Kickflips and ollies aren’t requirements to coasting. The kick-push masses have diffused into the mainstream, providing a commuting alternative to the conventional bus, train and bike. But this isn’t a call to arms. Don’t claw through the forgotten scrapheap for your old rusted wheels. Modern boards — with wider wheels, concave decks, stronger grips and more stability — are better acclimated for long concrete streets and fledgling riders. We’ve broken down the best commuting boards, all American made, into categories to better coalesce your eclectic needs. Helmets — and knee pads, for good measure — are still recommended.
Best Surf-Inspired Skateboard: A quick glance at the Ambassador longboard and it’s obvious: these guys surf and skate. Described as “the perfect beginner board” because of its broad deck space, it’s the longest board Maki makes at 46 x 9 1/2 x 5/8 inches. Each is handcrafted by company owner Erik Maki using American red oak and detailed with SuperSap Bio-Epoxy graphics. With the look and flex of a surfboard, it’s the board to buy for those looking to get into surf skating. If the swell is flat or the mountains are barren, the Ambassador provides an outlet.
Saturdays Surf x Shut
Most Compact: New York’s premier surf brand Saturdays has teamed up with Shut, New York’s first skate company, to create a line of skateboards for city commuters. This great day-to-day board is made with 7-ply hardwood maple and comes with 7-inch independent trucks. At 29.5 x 7.75 inches, it’s the smallest on our list. Easy to carry around when need be, its concave deck allows for superior maneuverability. We recommend you pair it with a set of soft wheels (76-79).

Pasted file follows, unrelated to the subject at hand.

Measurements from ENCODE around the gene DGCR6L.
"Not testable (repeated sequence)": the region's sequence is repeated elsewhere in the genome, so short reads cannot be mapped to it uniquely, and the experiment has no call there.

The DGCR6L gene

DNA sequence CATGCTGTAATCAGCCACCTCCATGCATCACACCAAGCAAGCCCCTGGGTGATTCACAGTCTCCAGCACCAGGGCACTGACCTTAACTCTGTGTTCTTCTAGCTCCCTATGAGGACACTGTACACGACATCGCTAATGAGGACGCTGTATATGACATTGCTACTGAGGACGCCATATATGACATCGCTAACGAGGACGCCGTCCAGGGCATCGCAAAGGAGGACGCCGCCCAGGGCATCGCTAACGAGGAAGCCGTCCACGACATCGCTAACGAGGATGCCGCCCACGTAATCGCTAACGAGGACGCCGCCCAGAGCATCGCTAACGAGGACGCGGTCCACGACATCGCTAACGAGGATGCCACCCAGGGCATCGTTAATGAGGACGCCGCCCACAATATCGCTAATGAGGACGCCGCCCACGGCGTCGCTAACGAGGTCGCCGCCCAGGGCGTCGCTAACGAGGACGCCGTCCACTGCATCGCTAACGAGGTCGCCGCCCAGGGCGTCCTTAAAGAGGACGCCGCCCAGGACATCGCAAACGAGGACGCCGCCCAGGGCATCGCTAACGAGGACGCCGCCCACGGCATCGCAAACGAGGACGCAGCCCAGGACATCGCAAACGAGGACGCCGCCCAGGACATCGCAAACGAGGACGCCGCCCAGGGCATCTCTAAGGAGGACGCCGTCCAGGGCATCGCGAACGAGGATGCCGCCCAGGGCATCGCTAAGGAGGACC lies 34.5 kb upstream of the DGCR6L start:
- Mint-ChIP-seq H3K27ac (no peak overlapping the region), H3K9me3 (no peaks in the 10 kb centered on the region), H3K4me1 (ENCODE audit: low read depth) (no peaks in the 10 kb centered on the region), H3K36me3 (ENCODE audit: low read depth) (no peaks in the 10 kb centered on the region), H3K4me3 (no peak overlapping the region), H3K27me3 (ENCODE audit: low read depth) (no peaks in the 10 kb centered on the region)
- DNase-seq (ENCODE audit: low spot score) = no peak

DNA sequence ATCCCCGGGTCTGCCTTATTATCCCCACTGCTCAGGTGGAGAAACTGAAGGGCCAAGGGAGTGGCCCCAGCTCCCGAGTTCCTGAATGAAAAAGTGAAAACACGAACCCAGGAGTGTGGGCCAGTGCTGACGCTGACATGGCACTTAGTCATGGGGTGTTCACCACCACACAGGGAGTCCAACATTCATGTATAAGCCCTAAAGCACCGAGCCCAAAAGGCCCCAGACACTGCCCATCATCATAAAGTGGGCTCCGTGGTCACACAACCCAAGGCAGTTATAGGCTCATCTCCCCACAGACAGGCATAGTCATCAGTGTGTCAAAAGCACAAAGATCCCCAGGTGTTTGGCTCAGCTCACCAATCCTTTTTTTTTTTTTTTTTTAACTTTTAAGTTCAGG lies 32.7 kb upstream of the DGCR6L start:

Kota Handley Page Mile High
Editor’s Pick: Handmade in Denver with imported Wisconsin wood, Kota takes great pride their decks. Before the transformation process begins, each American Hard Rock Maple plank is inspected for durability, strength and all-around look because Kota boards don’t use grip tape. Their Handley Page longboards are no different; this particular one is detailed to look like the Colorado state flag. They’re stained with a KOTAgrip protective finish to allow the bottom and top of the board to be unique detailed. A great comfortable cruising board with a concave tail, Kota describes it as “a high-quality, all-mountain giant slalom ski” on wheels. “It rides super smooth, has a set of nice smooth (80) wheels, the deck is very flexible and adds a bit of surf feel to the riding, the sticky top holds up even when it’s wet.”
Arbor GB Sizzler
Best Looking: The GB Sizzler is part of Arbor skateboards curve collection, meaning it’s meant to zig and zag. The brand originally started making snowboards in ‘95, but shortly thereafter added skateboards to their repertoire. The GB Sizzler brings the same surfboard feel that other cruisers have, just in a truncated body. Each deck is made from sustainable 7-ply maple wood and finished with clear spray-on grip made from crushed recycled glass, eliminating the need for grip tape.
Hess Surf Check
Best wood: In the San Francisco area, Hess is synonymous with well-sculpted surfboards, which they’ve translated to their skateboard line. Their Surf Check board is strong yet light. A combination of Fir, Cherry, Poplar and Walnut are used in its 9-ply deck. The classic board looks authentic, and it is. Each vertically grained deck is coated with a linseed, tung oil and beeswax finish. Cruise on in style.